How To Use AWS Athena as a Serving Layer

Motivation and Introduction

If you work for a software organization, there is a good chance that you have piles of data lying around. Interacting with this data may be interesting to your users, but it’s unstructured, unreachable, and maybe querying it takes too long.

In this post we will discuss some principles that will allow you to set up a user-facing near real-time query engine over your data with relatively little effort using AWS Athena. Setting up a working POC with AWS Athena will only take a few days and will be fairly inexpensive.

AWS Athena is an interactive serverless query service that allows you to directly access data stored in S3. Under the hood it utilizes a variant of Presto so you can use standard SQL syntax in your queries. Indeed, Presto as-a-service over S3 is one way of looking at it, (AWS does in fact has a separate offering for Presto on EMR ). Although when Athena was first released it was mostly intended to be used internally by organizations as a BI tool, we are going to use Athena directly as a serving layer for your users in this post.
Athena’s ease of use and unique pricing makes it a convenient big data playground. Athena is serverless and employs the AWS pay-as-you-go model, so you only pay for the amount of data scanned.
Perhaps one day you may decide that you do want to spin up your own Hadoop cluster, and that it makes financial sense, but that is a decision for another post.


Athena, before becoming a service


From Big Data to Small-Optimized Big Data

The first step towards an efficient user-facing query system is flattening (May also be referred to as denormalization) all relevant data, and discarding the rows and columns that are known to be irrelevant.

It’s easy to see why throwing away unnecessary data is good for performance( I will go as far as to say that if your data looks something like a long tail distribution, in the sense that a small percentage of rows makes a big percentage of hits, it may be worth in some cases to discard a part of the tail in favor of better performance and greater savings.) but to understand why flat data is better, we need to consider how data is stored in the kind of columnar database that we will use.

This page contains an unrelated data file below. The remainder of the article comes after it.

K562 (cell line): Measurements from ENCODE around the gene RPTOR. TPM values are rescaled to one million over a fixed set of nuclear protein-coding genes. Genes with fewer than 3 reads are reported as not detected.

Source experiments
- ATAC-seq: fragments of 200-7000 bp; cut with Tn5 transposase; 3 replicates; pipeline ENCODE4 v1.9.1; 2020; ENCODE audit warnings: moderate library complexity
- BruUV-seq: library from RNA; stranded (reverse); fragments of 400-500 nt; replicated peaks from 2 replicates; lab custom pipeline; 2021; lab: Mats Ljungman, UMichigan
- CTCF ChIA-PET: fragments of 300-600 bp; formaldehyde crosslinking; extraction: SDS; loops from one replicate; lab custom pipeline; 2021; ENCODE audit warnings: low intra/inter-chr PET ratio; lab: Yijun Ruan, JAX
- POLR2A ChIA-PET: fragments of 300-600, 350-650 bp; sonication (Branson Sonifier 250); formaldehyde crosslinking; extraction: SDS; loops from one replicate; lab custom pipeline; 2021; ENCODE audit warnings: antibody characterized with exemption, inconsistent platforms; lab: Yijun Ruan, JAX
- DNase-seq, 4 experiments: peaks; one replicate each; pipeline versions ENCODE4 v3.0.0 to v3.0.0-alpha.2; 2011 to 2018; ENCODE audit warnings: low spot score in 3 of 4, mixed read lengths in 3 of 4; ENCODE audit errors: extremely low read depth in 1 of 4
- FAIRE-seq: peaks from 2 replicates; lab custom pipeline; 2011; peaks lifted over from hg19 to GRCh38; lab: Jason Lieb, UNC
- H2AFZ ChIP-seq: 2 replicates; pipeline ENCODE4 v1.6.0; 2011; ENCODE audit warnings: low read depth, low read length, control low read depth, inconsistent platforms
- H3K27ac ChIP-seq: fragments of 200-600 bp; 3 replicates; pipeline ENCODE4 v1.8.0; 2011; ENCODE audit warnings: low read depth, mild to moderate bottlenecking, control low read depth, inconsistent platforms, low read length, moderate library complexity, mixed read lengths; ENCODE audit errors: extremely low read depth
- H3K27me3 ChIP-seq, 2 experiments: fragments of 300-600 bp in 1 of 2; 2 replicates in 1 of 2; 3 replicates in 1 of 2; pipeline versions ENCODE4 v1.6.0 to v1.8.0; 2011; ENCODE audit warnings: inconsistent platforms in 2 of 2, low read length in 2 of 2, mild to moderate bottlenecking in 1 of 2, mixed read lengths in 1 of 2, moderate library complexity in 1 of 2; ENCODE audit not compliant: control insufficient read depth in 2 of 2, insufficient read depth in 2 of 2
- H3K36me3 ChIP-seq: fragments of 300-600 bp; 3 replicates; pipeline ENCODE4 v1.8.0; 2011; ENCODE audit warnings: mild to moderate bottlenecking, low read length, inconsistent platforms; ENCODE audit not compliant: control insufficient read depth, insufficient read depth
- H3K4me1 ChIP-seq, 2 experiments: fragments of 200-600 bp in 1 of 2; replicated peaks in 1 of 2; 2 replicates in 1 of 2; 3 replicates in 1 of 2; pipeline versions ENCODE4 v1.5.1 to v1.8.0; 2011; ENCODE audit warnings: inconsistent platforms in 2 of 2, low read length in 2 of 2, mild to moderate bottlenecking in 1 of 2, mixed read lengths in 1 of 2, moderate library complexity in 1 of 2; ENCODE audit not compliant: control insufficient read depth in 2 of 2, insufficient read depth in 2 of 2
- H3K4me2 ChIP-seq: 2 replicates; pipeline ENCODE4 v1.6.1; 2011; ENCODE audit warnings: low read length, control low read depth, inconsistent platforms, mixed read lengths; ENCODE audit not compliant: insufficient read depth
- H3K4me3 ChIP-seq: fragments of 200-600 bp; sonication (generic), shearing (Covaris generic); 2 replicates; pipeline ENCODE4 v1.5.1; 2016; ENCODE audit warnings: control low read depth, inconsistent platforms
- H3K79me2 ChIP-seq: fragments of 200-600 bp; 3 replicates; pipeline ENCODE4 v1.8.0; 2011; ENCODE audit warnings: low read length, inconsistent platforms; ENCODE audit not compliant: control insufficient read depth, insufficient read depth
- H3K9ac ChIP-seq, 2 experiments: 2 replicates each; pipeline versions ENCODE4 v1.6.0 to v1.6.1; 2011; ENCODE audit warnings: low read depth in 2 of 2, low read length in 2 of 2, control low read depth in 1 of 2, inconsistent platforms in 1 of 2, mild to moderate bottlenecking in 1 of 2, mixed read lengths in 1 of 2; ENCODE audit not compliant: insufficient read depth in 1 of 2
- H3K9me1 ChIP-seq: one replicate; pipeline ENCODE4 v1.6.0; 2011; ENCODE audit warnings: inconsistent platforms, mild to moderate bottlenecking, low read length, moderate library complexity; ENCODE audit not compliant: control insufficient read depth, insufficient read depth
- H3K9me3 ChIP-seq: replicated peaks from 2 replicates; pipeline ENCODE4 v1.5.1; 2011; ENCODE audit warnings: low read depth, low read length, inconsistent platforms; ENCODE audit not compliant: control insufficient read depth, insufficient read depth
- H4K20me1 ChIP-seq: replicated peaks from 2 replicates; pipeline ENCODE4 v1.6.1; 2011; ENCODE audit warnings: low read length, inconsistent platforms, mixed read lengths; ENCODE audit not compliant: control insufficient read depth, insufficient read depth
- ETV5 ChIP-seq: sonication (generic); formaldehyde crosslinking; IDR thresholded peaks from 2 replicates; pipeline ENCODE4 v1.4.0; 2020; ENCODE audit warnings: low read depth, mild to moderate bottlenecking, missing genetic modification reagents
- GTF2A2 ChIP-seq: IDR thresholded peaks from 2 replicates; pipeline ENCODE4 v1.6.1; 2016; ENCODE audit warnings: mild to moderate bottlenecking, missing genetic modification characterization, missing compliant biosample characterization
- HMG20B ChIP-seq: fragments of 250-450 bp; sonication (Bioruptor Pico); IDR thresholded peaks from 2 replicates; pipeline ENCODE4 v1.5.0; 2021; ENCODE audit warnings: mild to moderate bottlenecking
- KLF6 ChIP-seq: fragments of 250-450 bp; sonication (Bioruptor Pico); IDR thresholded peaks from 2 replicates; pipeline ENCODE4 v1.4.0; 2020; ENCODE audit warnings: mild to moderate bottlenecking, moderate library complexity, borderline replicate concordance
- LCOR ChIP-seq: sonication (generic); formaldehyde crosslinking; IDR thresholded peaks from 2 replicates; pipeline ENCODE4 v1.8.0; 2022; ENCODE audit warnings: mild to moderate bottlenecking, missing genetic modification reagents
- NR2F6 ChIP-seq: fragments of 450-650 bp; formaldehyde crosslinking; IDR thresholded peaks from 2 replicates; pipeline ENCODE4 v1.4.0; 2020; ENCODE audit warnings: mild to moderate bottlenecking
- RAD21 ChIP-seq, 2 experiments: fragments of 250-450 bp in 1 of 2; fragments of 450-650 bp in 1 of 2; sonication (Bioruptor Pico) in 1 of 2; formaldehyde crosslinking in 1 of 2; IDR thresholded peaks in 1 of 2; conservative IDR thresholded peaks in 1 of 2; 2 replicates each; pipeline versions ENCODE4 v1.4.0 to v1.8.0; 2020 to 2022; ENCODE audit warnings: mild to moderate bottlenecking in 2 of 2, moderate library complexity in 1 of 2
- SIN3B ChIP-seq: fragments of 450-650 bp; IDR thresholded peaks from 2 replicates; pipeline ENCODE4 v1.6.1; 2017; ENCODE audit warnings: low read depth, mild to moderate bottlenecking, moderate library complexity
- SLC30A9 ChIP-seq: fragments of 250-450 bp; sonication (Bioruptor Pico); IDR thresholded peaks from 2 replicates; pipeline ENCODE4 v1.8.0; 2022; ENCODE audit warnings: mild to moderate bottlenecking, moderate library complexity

In a regular database records are stored in rows (a row here means the bytes on the disc that are being read together in a single operation), and the indexes are sorted while the data is not. The index is mapped to the primary key which is the id of the row. This optimizes retrieval of records.
In a columnar database, columns are stored in rows, and the data is sorted while the indexes are not. The data is the primary key which is mapped to the index. This optimizes set-wide operations such as scanning. But, in case the column you want to search on is not available in the record and you need a join operation, this property no longer holds, as there is no way of scanning efficiently. In short, if you want to search over a certain column, you need to have it available in every record, hence the flat table.

Although denormalizing the data might inflate it, since we’re optimizing performance at the expense of storage, we will be happy to pay this price. Storage is relatively cheap, and this tradeoff we make here is one we will make often.

The above is also true in case your data continuously flows in. Consider the possibility of recording it twice; once for posterity, and once in an optimized form as described above.